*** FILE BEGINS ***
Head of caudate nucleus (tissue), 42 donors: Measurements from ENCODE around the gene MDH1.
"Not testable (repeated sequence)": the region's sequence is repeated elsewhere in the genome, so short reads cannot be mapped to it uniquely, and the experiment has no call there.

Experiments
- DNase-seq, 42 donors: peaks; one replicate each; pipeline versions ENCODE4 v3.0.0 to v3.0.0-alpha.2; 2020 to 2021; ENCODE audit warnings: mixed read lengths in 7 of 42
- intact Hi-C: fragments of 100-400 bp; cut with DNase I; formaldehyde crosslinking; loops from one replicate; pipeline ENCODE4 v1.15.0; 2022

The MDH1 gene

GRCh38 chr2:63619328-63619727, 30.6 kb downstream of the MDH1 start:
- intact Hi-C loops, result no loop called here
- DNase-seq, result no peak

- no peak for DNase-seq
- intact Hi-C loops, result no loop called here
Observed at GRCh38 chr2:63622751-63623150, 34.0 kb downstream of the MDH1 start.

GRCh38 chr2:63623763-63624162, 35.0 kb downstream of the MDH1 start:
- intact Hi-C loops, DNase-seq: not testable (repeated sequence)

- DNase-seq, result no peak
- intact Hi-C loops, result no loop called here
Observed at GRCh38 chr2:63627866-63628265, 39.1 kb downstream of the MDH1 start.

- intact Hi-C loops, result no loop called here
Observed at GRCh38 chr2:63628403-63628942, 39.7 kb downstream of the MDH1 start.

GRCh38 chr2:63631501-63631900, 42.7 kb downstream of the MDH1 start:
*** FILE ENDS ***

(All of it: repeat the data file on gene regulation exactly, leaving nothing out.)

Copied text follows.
Head of caudate nucleus (tissue), 42 donors: Measurements from ENCODE around the gene MDH1.
"Not testable (repeated sequence)": the region's sequence is repeated elsewhere in the genome, so short reads cannot be mapped to it uniquely, and the experiment has no call there.

Experiments
- DNase-seq, 42 donors: peaks; one replicate each; pipeline versions ENCODE4 v3.0.0 to v3.0.0-alpha.2; 2020 to 2021; ENCODE audit warnings: mixed read lengths in 7 of 42
- intact Hi-C: fragments of 100-400 bp; cut with DNase I; formaldehyde crosslinking; loops from one replicate; pipeline ENCODE4 v1.15.0; 2022

The MDH1 gene

GRCh38 chr2:63619328-63619727, 30.6 kb downstream of the MDH1 start:
- intact Hi-C loops, result no loop called here
- DNase-seq, result no peak

- no peak for DNase-seq
- intact Hi-C loops, result no loop called here
Observed at GRCh38 chr2:63622751-63623150, 34.0 kb downstream of the MDH1 start.

GRCh38 chr2:63623763-63624162, 35.0 kb downstream of the MDH1 start:
- intact Hi-C loops, DNase-seq: not testable (repeated sequence)

- DNase-seq, result no peak
- intact Hi-C loops, result no loop called here
Observed at GRCh38 chr2:63627866-63628265, 39.1 kb downstream of the MDH1 start.

- intact Hi-C loops, result no loop called here
Observed at GRCh38 chr2:63628403-63628942, 39.7 kb downstream of the MDH1 start.

GRCh38 chr2:63631501-63631900, 42.7 kb downstream of the MDH1 start: